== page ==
Wintery Knight (Probably) Spiked This Pro-Calvinistic-Predestination Comment of Mine at His Blog

Prolific Christian blogger Wintery Knight has a recent post commenting on a discussion-format debate featuring William Lane Craig and Paul Helm on Calvinism vs Molinism as rival ways to understand what the Bible teaches about predestination. Calvinism takes at face value biblical statements on God predestining; Molinism (at least as interpreted by Craig) speculates that God knows how each person would voluntarily behave in all possible situations and then God chose to create the unique world that maximizes the good that results from free choices. God solved, as it were, the Mother of All Optimization Problems.

Paul Helm supported the Calvinistic understanding of predestination

Wintery Knight is evidently an anti-Calvinist; replying to a reader comment he wrote

Yes I think it’s important for people to understand what Calvinism teaches. I’m sure there are nice Calvinists, but it’s gotta lot of trouble with the plain meaning of the Bible.

That phrase “the plain meaning of the Bible” inspired me to attempt to post the below comment. But it never went through. Possibly there was an electronic malfunction. Or else WK did not want to get into a discussion on the plain meaning of the Bible.

William Lane Craig claims to believe in predestination and to support Molinism because he believes it is the best way to affirm the biblical texts on predestination while acquitting God of the charge of causing evil. But most non-Cavinists simply reject predestination. What Wintery Knight’s exact position on predestination is, I don’t know. I just know he’s anti-Calvinist and he has no objection to Craig’s Molinism. For that reason my comment dealt not with Molinism (which is highly technical), but with the “plain meaning of the Bible” regarding predestination.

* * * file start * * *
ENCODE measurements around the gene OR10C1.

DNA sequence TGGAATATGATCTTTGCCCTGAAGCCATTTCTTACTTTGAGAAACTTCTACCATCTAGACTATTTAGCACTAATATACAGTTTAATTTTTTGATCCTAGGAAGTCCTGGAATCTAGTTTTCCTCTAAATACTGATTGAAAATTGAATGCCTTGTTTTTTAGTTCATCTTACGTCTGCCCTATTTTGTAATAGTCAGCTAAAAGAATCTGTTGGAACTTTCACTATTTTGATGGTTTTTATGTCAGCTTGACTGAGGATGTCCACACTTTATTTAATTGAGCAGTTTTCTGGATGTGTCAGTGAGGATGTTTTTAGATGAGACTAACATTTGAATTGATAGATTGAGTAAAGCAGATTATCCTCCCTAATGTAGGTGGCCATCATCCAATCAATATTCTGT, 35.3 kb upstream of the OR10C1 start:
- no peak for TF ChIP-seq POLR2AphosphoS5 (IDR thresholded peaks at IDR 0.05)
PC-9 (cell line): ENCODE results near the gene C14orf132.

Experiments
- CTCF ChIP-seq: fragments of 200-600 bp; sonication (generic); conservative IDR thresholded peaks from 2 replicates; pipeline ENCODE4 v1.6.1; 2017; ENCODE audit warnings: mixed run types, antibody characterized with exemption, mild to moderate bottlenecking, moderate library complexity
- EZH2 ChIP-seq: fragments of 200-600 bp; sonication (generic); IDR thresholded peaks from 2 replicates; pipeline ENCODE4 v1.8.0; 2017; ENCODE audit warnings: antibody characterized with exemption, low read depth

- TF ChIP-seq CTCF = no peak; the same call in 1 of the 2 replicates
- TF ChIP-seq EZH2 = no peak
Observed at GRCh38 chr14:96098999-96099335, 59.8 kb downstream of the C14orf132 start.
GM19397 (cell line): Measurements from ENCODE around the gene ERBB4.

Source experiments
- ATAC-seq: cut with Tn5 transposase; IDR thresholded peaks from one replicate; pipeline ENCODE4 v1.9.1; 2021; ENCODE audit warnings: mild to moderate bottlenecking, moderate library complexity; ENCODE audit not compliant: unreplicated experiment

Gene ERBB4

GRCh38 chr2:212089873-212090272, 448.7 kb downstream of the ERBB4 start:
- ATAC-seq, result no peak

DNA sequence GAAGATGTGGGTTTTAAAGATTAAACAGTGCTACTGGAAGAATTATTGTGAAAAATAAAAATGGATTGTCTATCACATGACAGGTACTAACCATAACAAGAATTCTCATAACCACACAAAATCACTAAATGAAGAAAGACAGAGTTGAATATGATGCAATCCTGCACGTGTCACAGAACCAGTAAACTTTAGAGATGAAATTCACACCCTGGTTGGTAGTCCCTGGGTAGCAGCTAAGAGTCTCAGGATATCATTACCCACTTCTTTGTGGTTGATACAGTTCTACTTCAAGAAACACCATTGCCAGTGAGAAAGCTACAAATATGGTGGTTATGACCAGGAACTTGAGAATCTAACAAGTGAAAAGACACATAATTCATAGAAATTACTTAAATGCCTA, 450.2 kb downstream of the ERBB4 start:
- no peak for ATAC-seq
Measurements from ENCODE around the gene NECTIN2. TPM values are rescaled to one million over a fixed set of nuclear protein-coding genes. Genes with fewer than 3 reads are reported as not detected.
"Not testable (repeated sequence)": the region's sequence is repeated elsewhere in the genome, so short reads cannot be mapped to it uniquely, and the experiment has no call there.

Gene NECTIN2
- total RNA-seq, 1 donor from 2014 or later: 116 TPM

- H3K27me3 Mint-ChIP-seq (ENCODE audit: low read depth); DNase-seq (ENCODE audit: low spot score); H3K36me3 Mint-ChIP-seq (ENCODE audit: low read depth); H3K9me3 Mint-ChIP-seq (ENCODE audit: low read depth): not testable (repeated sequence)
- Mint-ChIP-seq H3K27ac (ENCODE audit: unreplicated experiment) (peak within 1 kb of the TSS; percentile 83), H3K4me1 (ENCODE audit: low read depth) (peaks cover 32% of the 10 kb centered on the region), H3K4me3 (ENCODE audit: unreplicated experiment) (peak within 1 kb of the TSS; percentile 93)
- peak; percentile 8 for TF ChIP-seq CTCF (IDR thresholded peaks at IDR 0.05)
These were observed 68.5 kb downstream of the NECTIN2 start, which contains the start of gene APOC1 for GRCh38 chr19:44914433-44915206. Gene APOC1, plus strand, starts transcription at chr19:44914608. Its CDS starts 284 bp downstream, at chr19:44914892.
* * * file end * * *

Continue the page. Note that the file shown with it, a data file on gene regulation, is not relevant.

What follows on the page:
Here is my comment:

1 Timothy 2:3-4 “This is good and acceptable in the sight of God our Savior, who wants all people to be saved and to come to the knowledge of the truth.”

versus

Romans 9:18  “So then He has mercy on whom He desires, and He hardens whom He desires.”

and

Ephesians 1:11 “In Him we also have obtained an inheritance, having been predestined according to the purpose of Him who works all things in accordance with the plan of His will…”

So which is it? Does God want everyone to be saved, or does he plan it all in advance?

The Bible says both. So is the Bible contradicting itself, or is there a deeper meaning?

The Bible does not contradict itself. There is a deeper meaning. Or rather, more work is needed in order to understand what the Bible teaches on this topic. Continue reading

Can Atheism Be Carried Into Practice?

I was listening this afternoon as I drove along to a broadcast on EWTN in which the presenter, Al Kresta, was talking to EWTN host and Catholic psychologist Ray Guarendi about the 3 years he suffered horribly from clinical depression in the early 80’s. His episode of acute depression – for which he was twice hospitalized – was triggered in him by an encounter with a book by an atheist, entitled The Illusion of Immortality. Reading it in preparation for writing a book of his own, Kresta was suddenly overtaken by profound despair. He reflected that the reason the text – which regurgitated arguments he had long before encountered and defeated to his own satisfaction – had such an impact upon him was that the author seemed like a good guy who was simply sincere about his atheism, in a way that most atheists are not.

As Kresta spoke, his offhand phrase “the horror of the atheist notion of reality” hit me really hard. I began almost to weep at the image of that notion, carried through (in the imagination only) to reality – treated, i.e., as if it were really true (as if that could even happen). This feeling, of horrified tears at being perched for the first time in my life at the edge of a precipice that verged upon an abyss of pain without bottom, persisted throughout the conversation between Kresta and Guarendi. I could feel a boundless ontological void opening beneath me, unlike any I had ever suspected.